What you’re listening to:
My Apple Music lives on Gospel Radio. I need uplifting music to keep me inspired, spiritually grounded, and hopeful in times like these.
What you’re watching:
The news. I watch different stations and channels to keep a pulse on what is happening locally and nationally. This helps me keep a pulse on the influence of institutionalized racism and current climate of race relations. It also helps me strategize on how to support community efforts and clients.
Where you’re donating money or time:
[Giving time to] George Floyd Square/Memorial.
Who you’re following:
Honestly, I have not been paying attention to social media as much these days. Most of my attention has been given to the streets of Minneapolis, my clients, my family, and my own wellbeing. I can say, however, I don’t ever regret following: Dr. Joyce del Rosario @prayingpilipino, Dr. Chanequa Walker-Barnes @drchanequa, Ava DuVernay @ava, Irene Cho @irenemcho, and Ally Henny @thearmchaircom.
Have you seen many Asian Americans engaging in racial justice work?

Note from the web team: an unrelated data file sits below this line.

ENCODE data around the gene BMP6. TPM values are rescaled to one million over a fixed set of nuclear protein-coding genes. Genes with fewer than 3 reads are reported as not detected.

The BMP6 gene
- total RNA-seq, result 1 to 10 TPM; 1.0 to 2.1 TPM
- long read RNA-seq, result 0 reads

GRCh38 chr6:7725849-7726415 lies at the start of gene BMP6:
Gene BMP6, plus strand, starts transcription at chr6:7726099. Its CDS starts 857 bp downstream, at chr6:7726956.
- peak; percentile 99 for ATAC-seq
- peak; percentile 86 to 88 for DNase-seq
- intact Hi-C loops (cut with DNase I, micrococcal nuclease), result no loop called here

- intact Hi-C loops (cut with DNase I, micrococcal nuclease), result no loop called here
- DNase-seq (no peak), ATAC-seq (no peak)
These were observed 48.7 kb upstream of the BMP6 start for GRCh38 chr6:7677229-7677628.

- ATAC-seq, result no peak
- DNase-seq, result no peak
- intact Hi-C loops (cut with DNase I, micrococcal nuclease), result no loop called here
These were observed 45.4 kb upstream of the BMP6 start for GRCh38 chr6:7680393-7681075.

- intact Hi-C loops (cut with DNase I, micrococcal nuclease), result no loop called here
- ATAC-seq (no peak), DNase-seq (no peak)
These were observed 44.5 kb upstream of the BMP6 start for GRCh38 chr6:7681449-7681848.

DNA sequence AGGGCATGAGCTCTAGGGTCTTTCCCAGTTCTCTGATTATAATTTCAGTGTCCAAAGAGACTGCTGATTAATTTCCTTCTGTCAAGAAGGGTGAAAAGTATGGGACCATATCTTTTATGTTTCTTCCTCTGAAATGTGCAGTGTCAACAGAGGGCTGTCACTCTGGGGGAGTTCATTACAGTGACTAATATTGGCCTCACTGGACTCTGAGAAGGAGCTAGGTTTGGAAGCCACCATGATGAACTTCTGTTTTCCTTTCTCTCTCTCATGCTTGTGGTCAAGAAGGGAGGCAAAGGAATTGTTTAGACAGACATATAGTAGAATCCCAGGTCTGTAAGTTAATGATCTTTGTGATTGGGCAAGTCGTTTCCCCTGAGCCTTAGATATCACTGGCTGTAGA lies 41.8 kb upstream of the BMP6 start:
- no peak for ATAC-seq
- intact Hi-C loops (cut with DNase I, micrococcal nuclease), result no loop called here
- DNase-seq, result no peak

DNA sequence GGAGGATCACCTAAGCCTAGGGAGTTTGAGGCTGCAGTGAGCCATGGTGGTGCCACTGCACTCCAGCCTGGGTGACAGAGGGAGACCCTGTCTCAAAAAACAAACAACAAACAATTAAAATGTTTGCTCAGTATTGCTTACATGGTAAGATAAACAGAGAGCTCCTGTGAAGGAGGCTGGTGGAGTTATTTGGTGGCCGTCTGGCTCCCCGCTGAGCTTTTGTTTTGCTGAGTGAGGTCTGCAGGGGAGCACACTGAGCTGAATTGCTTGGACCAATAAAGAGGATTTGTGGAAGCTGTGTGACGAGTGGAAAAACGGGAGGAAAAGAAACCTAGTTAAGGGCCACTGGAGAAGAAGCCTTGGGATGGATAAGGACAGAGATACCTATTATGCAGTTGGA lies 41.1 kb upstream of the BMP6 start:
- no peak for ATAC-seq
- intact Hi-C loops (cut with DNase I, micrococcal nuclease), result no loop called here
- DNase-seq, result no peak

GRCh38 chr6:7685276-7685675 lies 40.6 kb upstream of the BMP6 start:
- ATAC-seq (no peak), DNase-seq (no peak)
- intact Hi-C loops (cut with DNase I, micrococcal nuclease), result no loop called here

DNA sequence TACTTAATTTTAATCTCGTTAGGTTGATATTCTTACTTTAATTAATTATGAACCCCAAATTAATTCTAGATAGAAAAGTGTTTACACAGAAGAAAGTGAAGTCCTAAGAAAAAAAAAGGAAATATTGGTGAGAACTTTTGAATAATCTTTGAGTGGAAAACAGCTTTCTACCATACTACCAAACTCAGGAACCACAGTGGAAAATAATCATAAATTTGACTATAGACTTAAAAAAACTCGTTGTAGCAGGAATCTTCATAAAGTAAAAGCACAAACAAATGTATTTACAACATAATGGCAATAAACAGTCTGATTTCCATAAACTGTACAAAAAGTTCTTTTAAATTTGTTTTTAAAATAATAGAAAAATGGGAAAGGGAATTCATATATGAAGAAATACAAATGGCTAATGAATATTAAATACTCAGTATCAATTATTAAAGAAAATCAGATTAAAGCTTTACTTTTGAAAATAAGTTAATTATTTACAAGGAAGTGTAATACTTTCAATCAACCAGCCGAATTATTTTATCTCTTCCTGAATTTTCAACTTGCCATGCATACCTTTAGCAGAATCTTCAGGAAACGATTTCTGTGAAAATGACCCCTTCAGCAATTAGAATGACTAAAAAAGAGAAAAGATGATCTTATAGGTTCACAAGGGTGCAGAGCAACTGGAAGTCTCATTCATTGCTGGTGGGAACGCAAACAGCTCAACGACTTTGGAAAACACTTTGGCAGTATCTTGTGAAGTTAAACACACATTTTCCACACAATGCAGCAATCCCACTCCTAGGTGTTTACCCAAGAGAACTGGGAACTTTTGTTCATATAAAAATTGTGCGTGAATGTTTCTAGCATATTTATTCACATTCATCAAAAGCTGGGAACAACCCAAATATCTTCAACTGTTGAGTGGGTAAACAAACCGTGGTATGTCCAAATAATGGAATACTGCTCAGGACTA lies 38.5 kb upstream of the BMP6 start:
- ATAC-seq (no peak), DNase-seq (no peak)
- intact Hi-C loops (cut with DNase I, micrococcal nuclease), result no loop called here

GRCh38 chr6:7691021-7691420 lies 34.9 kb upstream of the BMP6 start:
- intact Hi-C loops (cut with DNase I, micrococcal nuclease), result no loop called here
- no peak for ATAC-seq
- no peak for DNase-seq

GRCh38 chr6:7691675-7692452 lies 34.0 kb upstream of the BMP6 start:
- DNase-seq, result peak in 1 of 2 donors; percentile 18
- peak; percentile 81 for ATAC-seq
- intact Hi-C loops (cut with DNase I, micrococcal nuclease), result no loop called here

Yes and no. There is a long history of Asian immigrants and Asian Americans advocating for racial justice in the United States. I am privileged in my line of work that I get to come across many Asian Americans who care about racial justice and actively pursue it. Of these folks, those who I call friend will also be the first to say that there are many in their respective communities who are silent on the issues. The silence is not monolithic. There are varying factors, which include differing family immigration/heritage narratives, economic ambitions, personal experiences, cultural expectations, colorism within the Asian American community, historical racial tension, the power of shame, the power of assimilation, and a lack of knowledge of United States History, [especially history] told by BIPOC, to begin the list. There is a lot of heavy lifting to do to guide more Asian Americans into an understanding of racial injustice that would compel them to act. There are many encouraging efforts: Asians in LA, ReconciliAsian, and API Equality–Northern California to name a few. There are definitely more. And there are definitely Asian Americans who are involved in justice work with organizations that are not uniquely designed to organize Asian Americans alone. One example is my good friend Leon Wang and [his] Firebird Design Lab.